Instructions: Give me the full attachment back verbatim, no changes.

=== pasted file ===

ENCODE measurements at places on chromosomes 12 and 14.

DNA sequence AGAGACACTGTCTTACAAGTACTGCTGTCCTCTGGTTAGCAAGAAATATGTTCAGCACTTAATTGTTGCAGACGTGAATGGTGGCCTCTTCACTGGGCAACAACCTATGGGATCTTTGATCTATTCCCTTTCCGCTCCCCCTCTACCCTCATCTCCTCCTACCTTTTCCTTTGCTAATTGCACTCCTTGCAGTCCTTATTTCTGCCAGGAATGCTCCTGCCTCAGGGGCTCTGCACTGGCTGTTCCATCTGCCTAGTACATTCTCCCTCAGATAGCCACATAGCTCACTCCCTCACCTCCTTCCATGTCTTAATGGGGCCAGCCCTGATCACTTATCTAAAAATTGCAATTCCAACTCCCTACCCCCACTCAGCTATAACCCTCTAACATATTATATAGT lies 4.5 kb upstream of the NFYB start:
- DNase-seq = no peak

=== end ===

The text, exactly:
ENCODE measurements at places on chromosomes 12 and 14.

DNA sequence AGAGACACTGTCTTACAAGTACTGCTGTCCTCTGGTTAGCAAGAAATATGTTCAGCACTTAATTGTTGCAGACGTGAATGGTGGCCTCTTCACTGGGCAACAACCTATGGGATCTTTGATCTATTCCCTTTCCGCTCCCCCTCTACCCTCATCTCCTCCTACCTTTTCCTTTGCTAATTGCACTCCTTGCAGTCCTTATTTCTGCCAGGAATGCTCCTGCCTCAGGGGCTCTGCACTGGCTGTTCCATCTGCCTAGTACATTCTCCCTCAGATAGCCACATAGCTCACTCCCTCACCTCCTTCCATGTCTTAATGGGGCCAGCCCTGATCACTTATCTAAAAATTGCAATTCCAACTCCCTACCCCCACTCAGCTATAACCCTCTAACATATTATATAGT lies 4.5 kb upstream of the NFYB start:
- DNase-seq = no peak